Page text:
Extended Position Based Dynamics | XPBD

XPBD reduces stability issues and errors that arise in PBD simulations. This week, we'll take a high level look at XPBD to see how it can simplify our simulation loop.

Keywords: position based dynamics, cloth simulation, lagrange, physics, computer graphics

By Carmen Cincotti  

This week I don’t have much time to write a post. That said, I would just like to introduce the topic that we will focus on in the future. This is the subject of XPBD.

XPBD is a response to a stiffness problem encountered with PBD. If we include a stiffness constant, kk, in the calculation of Δx\Delta x when satisfying constraints, like for example :

Δx=ksM1C(x) \Delta x = ks\mathbf{M}^{-1}\nabla C(\mathbf{x})

…it has been found that constraints become infinitely rigid.

More precisely, kk is dependent on the time step and the number of iterations of the simulation. The constraints become infinitely rigid as the number of iterations approaches infinity, or as the time step decreases.

Thus, our focus this week is to explore two papers that improve PBD. Here are two articles that can help provide context for today’s discussion:


XPBD aims to eliminate the following dependencies that influence the effective stiffness of the system:

  • The time step
  • The number of iterations performed when satisfying the constraints.

This problem occurs during simulations where several types of materials are used (i.e. soft bodies interacting with rigid bodies.)

To solve this problem, the PBD algorithm is extended to have a direct correspondence with Newton’s second law.

Regardons l’algorithme proposé :


The XPBD simulation loop - Source

Recall the PBD simulation loop we talked about in my last article. The most important difference is this idea of iteratively calculating λ\lambda at line (9).

Specifically, the calculation of the change in the Lagrange multiplier, Δλ\Delta \lambda, during one iteration of the solver is defined as follows:

Δλ=C(x)α~λC(x)M1C(x)T+α~ \Delta \lambda = \frac{-C(\mathbf{x}) - \tilde{\alpha} \lambda}{\nabla C(\mathbf{x}) \mathbf{M}^{-1} \nabla C(\mathbf{x})^T + \tilde{\alpha}}

where α~\tilde{\alpha} is a block diagonal compliance matrix corresponding to the inverse of the stiffness constants, 1k\frac{1}{k}. In addition, the constraints are regularized with α~\tilde{\alpha} which results from the factorization of a quadratic energy potential.

In terms of the time step, we can say that:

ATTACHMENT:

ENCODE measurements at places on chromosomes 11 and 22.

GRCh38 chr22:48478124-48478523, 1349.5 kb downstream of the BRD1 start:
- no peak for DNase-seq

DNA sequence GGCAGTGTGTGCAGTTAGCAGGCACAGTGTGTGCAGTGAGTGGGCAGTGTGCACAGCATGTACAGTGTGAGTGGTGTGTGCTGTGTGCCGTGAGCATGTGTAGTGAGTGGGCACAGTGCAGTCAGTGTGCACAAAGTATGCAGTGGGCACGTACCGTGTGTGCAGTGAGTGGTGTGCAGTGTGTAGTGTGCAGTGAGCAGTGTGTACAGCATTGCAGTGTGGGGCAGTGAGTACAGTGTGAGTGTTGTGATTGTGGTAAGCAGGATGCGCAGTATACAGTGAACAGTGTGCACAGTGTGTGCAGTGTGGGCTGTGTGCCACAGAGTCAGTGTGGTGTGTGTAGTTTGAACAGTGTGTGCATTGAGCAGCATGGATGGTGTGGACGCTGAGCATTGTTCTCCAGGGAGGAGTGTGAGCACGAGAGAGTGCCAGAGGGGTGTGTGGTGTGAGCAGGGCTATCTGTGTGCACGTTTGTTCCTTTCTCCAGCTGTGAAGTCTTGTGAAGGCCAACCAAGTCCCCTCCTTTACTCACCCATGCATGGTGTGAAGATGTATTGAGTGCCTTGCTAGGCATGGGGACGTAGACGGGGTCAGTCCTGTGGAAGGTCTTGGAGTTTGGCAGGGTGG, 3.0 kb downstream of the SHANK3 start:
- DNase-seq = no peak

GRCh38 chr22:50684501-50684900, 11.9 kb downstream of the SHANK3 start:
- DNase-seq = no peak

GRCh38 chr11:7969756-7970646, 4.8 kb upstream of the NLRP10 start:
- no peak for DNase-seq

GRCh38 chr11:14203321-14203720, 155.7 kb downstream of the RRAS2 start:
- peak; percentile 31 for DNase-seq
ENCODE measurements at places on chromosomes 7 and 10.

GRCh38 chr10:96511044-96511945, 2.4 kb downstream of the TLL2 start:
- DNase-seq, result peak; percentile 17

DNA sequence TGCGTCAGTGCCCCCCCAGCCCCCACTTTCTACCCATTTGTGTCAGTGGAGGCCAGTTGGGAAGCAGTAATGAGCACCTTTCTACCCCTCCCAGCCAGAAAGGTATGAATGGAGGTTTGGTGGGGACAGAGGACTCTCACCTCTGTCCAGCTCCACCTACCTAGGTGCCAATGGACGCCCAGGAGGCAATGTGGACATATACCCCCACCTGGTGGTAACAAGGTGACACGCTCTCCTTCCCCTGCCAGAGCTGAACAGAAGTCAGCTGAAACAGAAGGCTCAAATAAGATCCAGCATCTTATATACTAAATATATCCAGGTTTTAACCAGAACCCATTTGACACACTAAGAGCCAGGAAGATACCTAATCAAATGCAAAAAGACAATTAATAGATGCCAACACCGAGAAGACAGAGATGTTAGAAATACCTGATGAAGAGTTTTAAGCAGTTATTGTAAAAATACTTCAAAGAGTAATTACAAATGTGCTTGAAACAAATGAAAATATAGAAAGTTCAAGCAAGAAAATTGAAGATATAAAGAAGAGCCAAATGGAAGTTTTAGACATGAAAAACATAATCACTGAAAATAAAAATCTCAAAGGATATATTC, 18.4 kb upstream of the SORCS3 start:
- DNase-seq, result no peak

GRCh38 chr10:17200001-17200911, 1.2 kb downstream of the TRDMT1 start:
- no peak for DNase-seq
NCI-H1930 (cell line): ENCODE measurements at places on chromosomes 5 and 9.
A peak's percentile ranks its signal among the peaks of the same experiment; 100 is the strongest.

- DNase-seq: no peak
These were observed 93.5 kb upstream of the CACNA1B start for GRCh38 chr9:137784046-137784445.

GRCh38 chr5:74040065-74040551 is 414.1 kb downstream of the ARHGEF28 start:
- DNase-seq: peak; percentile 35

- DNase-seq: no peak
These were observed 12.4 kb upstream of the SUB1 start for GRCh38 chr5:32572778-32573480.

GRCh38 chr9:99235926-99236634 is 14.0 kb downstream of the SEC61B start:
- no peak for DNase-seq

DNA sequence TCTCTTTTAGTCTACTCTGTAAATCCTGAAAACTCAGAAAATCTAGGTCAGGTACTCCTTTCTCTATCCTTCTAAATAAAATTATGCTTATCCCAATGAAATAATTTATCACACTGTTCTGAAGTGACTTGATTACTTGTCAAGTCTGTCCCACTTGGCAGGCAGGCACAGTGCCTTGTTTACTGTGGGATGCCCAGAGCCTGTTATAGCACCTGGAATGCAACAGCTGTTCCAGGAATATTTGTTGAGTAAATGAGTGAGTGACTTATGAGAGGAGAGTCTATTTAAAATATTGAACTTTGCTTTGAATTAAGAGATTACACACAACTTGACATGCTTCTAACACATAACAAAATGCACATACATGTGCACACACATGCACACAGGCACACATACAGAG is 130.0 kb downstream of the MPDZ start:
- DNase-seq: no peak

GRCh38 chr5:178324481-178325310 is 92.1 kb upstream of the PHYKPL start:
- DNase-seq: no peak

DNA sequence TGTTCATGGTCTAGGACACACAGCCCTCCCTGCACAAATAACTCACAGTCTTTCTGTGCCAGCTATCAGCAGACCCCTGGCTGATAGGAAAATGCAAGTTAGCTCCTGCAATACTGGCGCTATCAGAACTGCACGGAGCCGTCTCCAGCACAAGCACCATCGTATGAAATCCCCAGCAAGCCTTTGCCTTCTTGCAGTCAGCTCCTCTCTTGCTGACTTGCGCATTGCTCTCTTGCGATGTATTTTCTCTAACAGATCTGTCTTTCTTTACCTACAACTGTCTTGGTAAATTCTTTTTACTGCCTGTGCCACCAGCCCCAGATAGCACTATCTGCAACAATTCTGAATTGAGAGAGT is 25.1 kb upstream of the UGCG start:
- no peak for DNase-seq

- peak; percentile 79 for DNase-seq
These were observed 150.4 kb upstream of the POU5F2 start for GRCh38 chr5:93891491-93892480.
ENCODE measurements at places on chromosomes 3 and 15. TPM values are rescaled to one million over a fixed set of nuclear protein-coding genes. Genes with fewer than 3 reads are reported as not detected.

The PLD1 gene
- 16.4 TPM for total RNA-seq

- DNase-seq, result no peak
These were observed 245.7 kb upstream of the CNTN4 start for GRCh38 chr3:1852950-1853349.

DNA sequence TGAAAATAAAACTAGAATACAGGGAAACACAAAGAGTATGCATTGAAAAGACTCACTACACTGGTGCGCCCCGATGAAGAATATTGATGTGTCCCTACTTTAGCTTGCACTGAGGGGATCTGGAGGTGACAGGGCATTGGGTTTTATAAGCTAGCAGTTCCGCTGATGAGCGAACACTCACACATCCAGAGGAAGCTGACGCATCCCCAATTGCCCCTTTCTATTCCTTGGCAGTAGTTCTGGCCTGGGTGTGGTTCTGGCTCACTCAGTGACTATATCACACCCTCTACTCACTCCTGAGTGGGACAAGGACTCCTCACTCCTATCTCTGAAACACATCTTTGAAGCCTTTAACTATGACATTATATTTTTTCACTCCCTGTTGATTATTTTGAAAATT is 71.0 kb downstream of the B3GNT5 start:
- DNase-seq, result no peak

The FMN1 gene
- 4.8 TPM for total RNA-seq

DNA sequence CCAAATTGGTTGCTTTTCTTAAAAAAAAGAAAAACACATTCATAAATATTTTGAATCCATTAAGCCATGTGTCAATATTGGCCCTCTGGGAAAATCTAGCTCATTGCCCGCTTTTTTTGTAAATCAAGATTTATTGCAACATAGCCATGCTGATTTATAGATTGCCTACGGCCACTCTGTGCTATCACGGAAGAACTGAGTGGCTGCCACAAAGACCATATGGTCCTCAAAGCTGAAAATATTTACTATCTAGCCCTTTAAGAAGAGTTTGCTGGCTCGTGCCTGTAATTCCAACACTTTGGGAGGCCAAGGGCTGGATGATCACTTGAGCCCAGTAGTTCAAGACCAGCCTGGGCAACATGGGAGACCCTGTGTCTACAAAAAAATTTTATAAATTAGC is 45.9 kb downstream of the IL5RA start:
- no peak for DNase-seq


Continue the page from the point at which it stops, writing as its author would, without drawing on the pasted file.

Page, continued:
α~=αΔt2 \tilde{\alpha} = \frac{\alpha}{\Delta t^2}

When α=0\alpha = 0, we arrive at the PBD equation! This fact is not shocking if we consider that a compliance factor equal to 0 is similar to a stiffness equal to infinity, =1/0\infty = 1 / 0.

All that said, we can define Δx\Delta \mathbf{x} as follows:

Δx=M1C(x)TΔλ \Delta \mathbf{x} = \mathbf{M}^{-1}\nabla C(\mathbf{x})^T\Delta \lambda

This is all a little hand-wavy, but rest assured that we will deal with the derivation of all of these new equations in a later article.

Small Steps

As it turns out, we can make this simulation even better. By taking smaller time steps to advance the simulation, rather than iteratively solving the system of constraints for each larger time step, we can increase stability of the system and reduce error for a wide range of stiffness parameters:

Algorithm of XPBD with small steps

What’s interesting is that we have no reason to keep storing λ\lambda because we are solving the constrained functions only once for each small step. In other words, the modification of λ\lambda does not propagate to future constraint solving iterations, which is contrary to PBD.

Since we only perform one iteration per time substep and the initial value of the Lagrange multiplier is 0, we can rewrite the equation Δλ\Delta \lambda as follows:

Δλ=C(x)C(x)M1C(x)T+α~ \Delta \lambda = \frac{-C(\mathbf{x})}{\nabla C(\mathbf{x}) \mathbf{M}^{-1} \nabla C(\mathbf{x})^T + \tilde{\alpha}}

This equation will be used during the cloth simulation!

As I already mentioned, this week our conversation would be short because I have a busy week ahead of me! In a later article, we will see the derivations of all the equations we have just seen.


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Written by Carmen Cincotti, computer graphics enthusiast, language learner, and improv actor currently living in San Francisco, CA.  Follow @CarmenCincotti


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